One of the many restaurants in the complex.
John celebrated his 66th birthday at the Hard Rock Café; great live music every night.
This is a view of the restaurants at night – I took this shot from our boat, my camera doesn’t always do well with the night shots as you can see from this next photo, same shot, but different...I kind of like it.
In the midst of all of this these three young guys were net fishing.
They don’t have a beach and the water is dirty, but I guess they have a view.
Night shot of the same private home with the motor boat.
So that is our first installment of some views of Fiji; more to be posted in coming days.
As we close this posting, we will note one aspect of our lives that has been a huge change…that is the departure of our son, Ian. After he flew back to Canada in early June, we looked over the records and found that in our 2085 days in this sailing life, Ian had made Sea Mist his home for 970 of those days....that is 47% of the days ….and, of the 35, 500 nautical miles sailed, Ian had been on-board for 21,860 nm.....60% of the distance sailed. No surprise…we are missing him tremendously….and we haven't yet even moved Sea Mist other than a few miles between various anchorages here in Fiji.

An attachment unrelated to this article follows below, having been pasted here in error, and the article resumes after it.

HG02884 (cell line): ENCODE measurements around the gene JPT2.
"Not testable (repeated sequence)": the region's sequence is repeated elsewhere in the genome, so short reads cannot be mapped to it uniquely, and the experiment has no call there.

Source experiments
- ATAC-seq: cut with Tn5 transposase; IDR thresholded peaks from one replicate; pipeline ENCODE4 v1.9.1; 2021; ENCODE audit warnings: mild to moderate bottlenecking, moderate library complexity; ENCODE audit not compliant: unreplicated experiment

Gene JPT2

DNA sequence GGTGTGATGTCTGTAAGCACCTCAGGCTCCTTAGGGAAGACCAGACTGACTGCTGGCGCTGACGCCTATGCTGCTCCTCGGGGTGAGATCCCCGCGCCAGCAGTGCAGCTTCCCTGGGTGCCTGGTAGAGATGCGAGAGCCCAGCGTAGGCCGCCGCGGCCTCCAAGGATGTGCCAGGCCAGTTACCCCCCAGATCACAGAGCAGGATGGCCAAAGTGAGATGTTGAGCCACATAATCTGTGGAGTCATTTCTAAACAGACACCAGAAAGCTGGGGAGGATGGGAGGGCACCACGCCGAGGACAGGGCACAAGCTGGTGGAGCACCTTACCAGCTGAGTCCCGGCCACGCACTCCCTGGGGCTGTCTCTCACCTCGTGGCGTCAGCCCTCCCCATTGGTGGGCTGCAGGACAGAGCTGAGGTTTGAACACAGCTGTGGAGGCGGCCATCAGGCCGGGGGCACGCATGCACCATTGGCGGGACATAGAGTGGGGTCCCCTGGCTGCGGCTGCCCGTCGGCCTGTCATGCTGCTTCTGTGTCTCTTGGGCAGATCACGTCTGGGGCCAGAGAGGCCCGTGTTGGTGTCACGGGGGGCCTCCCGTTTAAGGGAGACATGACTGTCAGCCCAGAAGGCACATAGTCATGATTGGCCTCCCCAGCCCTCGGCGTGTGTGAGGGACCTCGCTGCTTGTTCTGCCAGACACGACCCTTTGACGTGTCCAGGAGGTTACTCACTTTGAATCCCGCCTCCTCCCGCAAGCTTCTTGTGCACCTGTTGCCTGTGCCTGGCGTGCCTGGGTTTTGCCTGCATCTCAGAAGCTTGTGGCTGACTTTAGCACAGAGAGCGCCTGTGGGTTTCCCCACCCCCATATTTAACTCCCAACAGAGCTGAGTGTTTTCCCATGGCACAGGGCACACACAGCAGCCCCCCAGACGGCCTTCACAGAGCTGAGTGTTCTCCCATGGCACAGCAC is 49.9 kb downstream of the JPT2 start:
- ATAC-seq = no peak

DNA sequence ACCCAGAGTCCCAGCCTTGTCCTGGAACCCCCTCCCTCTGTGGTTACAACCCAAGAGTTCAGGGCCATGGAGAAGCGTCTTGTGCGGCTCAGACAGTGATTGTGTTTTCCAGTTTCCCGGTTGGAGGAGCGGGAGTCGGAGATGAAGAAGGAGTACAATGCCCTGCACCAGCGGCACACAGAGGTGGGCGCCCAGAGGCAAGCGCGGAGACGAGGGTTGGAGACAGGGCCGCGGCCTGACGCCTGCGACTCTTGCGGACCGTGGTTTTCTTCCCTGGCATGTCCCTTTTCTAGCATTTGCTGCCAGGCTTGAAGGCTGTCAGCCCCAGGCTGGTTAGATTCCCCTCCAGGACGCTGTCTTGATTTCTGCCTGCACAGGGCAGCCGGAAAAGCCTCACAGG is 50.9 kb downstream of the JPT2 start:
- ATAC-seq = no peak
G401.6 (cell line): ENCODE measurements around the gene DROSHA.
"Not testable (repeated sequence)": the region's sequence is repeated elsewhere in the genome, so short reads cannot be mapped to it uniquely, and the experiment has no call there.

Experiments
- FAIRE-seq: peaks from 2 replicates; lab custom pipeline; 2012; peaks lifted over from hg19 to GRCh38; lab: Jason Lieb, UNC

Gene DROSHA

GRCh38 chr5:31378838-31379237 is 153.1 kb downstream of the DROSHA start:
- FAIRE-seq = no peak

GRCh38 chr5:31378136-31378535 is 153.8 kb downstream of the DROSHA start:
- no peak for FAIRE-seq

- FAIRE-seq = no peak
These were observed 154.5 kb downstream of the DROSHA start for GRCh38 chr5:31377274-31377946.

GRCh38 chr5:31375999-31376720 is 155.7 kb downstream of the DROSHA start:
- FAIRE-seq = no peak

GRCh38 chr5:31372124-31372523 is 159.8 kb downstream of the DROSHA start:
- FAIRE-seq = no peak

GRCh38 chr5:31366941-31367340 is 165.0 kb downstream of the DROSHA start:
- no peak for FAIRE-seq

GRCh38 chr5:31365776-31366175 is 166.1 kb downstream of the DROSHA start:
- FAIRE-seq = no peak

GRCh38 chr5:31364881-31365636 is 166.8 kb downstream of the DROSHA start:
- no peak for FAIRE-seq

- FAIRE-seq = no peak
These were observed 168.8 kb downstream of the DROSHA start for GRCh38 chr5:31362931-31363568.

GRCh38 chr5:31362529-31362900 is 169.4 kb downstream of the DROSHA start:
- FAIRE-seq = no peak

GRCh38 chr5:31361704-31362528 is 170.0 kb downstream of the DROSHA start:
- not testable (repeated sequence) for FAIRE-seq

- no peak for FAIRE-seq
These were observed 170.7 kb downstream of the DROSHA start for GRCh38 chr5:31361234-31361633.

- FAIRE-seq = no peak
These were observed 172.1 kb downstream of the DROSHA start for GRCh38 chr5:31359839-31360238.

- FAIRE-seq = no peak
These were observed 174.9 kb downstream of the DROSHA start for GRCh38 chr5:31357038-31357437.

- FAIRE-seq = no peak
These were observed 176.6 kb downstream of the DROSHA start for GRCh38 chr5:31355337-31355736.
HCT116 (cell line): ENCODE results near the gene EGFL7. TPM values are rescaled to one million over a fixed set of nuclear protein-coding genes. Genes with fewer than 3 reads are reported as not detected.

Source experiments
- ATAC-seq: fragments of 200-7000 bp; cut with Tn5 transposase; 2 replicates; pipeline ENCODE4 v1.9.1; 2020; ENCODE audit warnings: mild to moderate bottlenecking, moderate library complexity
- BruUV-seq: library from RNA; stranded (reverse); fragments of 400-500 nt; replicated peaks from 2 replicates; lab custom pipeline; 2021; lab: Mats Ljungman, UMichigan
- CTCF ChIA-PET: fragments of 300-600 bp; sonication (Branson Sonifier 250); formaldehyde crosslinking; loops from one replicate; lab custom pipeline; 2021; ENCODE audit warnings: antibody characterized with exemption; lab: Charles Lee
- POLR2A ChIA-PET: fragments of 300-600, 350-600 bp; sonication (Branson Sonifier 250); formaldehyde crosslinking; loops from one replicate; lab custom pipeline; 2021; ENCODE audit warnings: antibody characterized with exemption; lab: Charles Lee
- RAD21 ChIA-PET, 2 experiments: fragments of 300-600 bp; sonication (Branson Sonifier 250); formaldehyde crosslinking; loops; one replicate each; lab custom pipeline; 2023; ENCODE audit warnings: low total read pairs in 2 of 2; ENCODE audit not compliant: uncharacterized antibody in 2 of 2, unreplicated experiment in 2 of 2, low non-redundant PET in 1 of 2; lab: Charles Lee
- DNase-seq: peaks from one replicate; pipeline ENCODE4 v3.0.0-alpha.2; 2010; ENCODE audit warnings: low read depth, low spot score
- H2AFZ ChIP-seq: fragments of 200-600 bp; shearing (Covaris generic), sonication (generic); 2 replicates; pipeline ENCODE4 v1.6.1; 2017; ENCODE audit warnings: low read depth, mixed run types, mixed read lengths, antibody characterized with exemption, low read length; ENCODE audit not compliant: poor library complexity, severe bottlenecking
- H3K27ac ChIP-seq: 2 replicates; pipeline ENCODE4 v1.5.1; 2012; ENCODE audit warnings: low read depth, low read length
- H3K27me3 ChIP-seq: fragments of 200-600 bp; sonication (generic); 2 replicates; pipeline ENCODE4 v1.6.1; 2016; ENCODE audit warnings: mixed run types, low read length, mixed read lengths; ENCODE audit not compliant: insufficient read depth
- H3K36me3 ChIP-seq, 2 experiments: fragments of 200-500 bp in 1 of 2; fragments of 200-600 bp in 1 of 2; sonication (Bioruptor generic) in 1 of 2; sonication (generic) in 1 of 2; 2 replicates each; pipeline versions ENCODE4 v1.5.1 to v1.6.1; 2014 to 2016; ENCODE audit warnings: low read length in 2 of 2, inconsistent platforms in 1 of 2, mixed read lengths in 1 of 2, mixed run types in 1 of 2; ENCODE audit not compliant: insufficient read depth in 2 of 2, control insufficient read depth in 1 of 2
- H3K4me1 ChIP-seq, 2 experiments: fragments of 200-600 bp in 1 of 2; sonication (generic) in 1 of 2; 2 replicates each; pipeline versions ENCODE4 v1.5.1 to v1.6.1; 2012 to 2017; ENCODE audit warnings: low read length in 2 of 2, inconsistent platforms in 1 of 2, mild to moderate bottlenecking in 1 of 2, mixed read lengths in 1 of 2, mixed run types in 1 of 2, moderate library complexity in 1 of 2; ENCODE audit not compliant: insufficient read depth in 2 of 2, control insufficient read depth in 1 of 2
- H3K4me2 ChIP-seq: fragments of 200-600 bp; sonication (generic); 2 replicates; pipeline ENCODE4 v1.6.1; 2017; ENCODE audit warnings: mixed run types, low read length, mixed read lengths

He is back in Canada living and working in the Milton area …just west of Toronto….and with a great re-entry scene …. as he is house sitting for the summer for long term friends of ours….making the reentry into “the real world” much easier than it might otherwise have been ……. and he is only a few minutes from his bother, Shawn, which gives Ian the opportunity to reconnect and enjoy quality time with his brother and family…..our grandkids, Elizabeth (8) and Alex (5)…..whom we now have a chance to experience vicariously through Ian’s interactions….rather than just through our Skype video calls.
Look for the next posting on Fiji in a few days.